Figurative Art And Its Mysteries

We would like to take you to the very fascinating and cognitive journey, in which you will open up for yourself new interesting facts, will find out about the pieces of art and their representatives, and all the beauty of Figurative Art.


A dictionary definition of “figurative art” defines it as a relating to representation by means of animal or human figures – representational rather than abstract.

Currently, figurative art is defined as any art that has a reference to reality. It is, then in the colloquial sense, an art that presents the real world in a way that allows the identification of the presented objects.


“…What more attractive and challenging surface than the skin around a soul?” – Richard Corliss (1944-2015)

Figurative art is itself based on a tacit understanding of abstracted shapes: the figure sculpture of Greek antiquity was not naturalistic, for its forms were idealized and geometric. Eventually, idealization gave way to observation, and Figurative Art which balanced ideal geometry with greater realism was seen in Classical sculpture by 480 B.C. Until the time of the Impressionists, figurative art was characterized by attempts to reconcile these opposing principles.

From the early Renaissance, Mannerism and the Baroque through 18th-, 19th- and 20th-century painting Figurative art has steadily broadened its parameters. An important landmark in the evolution of figurative art is the first known reclining nude in Western painting in Sleeping Venus (1510) by Giorgione. It introduced the female nude as subject and started a long line of famous paintings.

Nicolas Poussin (1594–1665), a French painter in the classical style whose work predominantly features clarity, logic, and order, and favors line over color, served as an alternative to the more narrative Baroque style of the 17th century.

He was a major inspiration for such classically oriented artists as Jacques-Louis David, Jean-Auguste-Dominique Ingres, and Paul Cézanne.

Picasso after about 1920 is the great exemplar of modern figurative painting, and Alberto Giacometti from about 1940 is the great figurative sculptor. After the Second World War figuration can be tracked through the works of Francis Bacon, Lucian Freud and the other artists of the School of London, and through pop art, neo-expressionism, and new spirit painting.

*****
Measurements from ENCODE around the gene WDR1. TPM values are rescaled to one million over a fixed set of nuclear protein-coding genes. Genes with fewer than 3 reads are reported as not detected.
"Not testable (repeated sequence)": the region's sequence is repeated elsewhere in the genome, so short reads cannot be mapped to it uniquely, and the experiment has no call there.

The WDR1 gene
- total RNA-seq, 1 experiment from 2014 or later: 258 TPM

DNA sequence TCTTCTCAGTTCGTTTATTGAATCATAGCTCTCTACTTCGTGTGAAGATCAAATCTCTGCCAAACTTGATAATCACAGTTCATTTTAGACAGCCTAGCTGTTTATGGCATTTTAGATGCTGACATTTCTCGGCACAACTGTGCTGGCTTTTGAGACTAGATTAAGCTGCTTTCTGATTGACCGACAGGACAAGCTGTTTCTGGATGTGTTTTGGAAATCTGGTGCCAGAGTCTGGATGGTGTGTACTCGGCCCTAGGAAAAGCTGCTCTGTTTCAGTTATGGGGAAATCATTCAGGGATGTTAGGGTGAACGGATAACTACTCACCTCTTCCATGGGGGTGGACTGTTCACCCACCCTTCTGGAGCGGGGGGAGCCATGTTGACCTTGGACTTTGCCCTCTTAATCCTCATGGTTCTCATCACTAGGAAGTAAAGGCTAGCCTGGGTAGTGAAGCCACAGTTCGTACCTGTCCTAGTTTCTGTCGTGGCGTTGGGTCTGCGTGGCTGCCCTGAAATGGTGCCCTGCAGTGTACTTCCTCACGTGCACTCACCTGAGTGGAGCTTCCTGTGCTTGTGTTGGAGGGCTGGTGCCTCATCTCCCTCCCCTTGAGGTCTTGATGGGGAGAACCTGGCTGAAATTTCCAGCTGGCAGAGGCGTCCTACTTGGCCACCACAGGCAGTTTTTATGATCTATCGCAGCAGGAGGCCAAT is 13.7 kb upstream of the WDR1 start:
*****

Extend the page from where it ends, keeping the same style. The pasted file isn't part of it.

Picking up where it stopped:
In the 70s, after the explosion idea of abstraction, figurativism once again returned to favor. The variety of approaches to Figurative Art is enormous and almost as diverse as the history of art itself.

For the much part of the 20th-century figurative painting was ignored by the western avant-garde, artists such as David Salle, Anselm Kiefer, Jean-Michel Basquiat.

Modern figurative art can be seen as distinct from modern realism, as Figurative Art uses modern idioms, while modern realists work in styles predating post-impressionism (more or less). In fact, modern figurative art is more or less identical with the general current of expressionism that can be traced through the 20th century and on.

Formal elements and subject

The formal elements, those aesthetic effects created by design, upon which figurative art is dependent, including line, shape, color, light and dark, mass, volume, texture, and perspective. The difference is that in figurative art these elements are deployed to create an impression or illusion of form and space, and, usually, to create emphasis in the narrative portrayed.

Generally speaking, any form of modern art which retains strong references to the real world can be defined as figurative. It should perhaps be mentioned that since historical times all art was figurative in one way or another. That said, the artist used his or her judgment to define what was seen.

Abstract vs. Figurative Art

“There is no abstract art. You must always start with something. Afterward you can remove all traces of reality.” — Pablo Picasso.